The Zebra mussel – Dreissena polymorpha – Mejillón cebra is a species of freshwater mussel native to the freshwater lakes of Eastern Europe and Western Asia. It gets its name from the distinctive striped pattern on its shell, which resembles the stripes on a zebra.
Zebra mussels are small, fingernail-sized mollusks that have become invasive species in many parts of the world. They have also become a significant concern in Spain, were first detected in Spanish waters in the mid-2000s and have since spread to various regions across the country and is present in over 60 reservoirs along with canal systems and irrigation channels. The consequences of these “blockages” range from the inability of a hydroelectric plant to generate power to the inability to irrigate fields when mussels invade irrigation reservoirs.
Zebra mussels filter large amounts of water, which can alter the natural balance of aquatic ecosystems and negatively impact native species. Their accumulation on submerged structures like pipes, dams, and water intake systems can also lead to clogging and increased maintenance costs for infrastructure.
Introduction of Zebra mussel – Dreissena polymorpha – Mejillón cebra into Spain?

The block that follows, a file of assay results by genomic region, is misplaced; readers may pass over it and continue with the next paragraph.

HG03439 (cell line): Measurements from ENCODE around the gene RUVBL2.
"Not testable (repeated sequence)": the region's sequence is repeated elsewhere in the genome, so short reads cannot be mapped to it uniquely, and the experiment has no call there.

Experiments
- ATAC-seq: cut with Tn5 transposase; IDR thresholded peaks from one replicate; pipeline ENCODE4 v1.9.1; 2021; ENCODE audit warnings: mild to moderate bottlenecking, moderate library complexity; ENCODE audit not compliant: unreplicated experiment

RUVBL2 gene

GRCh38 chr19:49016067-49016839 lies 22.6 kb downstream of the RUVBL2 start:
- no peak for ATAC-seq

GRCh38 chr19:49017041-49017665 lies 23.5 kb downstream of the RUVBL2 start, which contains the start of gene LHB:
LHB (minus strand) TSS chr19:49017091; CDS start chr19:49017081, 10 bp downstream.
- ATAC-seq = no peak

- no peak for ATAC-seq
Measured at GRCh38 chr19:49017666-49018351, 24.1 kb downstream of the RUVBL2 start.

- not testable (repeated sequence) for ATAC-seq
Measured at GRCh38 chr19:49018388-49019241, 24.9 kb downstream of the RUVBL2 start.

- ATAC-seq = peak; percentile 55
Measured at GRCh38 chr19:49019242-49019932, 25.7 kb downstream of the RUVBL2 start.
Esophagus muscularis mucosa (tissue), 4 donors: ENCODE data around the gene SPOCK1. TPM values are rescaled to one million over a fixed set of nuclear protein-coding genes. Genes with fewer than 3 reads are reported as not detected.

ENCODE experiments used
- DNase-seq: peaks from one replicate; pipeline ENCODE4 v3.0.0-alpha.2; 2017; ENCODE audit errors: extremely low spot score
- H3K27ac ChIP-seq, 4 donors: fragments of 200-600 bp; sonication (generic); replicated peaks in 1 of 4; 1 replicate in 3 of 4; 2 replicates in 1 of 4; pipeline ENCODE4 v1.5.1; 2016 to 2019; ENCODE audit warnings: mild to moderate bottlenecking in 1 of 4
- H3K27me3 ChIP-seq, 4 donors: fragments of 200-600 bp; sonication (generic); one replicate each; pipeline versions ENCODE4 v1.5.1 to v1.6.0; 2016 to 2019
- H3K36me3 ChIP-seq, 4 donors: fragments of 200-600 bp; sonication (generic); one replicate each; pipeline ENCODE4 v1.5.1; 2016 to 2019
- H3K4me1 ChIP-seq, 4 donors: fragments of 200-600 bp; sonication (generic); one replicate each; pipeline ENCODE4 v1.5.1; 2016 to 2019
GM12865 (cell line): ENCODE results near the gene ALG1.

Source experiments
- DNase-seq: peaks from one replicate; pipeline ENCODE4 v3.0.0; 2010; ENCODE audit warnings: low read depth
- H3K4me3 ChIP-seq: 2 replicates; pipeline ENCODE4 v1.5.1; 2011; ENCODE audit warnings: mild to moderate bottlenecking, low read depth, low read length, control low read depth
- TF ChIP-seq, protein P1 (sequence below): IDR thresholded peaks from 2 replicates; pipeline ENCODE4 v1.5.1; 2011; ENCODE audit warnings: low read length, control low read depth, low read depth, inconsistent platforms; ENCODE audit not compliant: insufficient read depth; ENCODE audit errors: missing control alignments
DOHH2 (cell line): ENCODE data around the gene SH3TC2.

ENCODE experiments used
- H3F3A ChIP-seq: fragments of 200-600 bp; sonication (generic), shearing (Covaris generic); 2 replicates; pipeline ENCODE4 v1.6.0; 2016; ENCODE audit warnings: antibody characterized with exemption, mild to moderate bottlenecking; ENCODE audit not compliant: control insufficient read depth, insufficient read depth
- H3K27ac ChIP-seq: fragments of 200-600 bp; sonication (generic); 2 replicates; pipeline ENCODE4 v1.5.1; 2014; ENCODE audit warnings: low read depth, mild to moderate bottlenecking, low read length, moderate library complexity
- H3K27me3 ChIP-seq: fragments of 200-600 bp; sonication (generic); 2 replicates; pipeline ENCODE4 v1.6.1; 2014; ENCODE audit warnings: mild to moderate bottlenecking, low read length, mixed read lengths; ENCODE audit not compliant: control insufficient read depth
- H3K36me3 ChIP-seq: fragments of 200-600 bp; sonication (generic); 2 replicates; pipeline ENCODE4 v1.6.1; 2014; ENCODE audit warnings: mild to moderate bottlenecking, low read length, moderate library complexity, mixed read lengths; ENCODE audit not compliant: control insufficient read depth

The introduction of zebra mussels in Spain is believed to have occurred through the transportation of contaminated boats or equipment, particularly in water bodies connected to international shipping routes. (They may have arrived in the water inside a boat’s engine or in larval form as live bait for fishing) Once established, zebra mussels have the ability to reproduce rapidly and colonize new areas, leading to their widespread distribution. It is one of the most concerning invasive exotic species due to its almost unstoppable expansion, with a million eggs laid each year, causing environmental and huge economic damage.
Efforts to control and manage zebra mussels in Spain include monitoring their spread, implementing measures to prevent further introductions, and developing strategies for their removal. These efforts involve collaborations between government agencies, researchers, and stakeholders to mitigate the impacts of this invasive species.
Part of their successful expansion in Spain is that they require water temperatures of 13 to 14 degrees Celsius for reproduction, which occurs “two or three months a year” in their place of origin but can happen “six or seven months” here in the warmer climate of the iberian peninsular.
In less than 20 years, zebra mussels have gone from being present in just one reservoir to the entire national territory and the challenge now lies in containing their expansion. Complete eradication of the Zebra mussel – Dreissena polymorpha – Mejillón cebra is doubtful.
See a full list of invasive species in Spain here: https://wildsideholidays.co.uk/introduced-and-invasive-species-in-spain/
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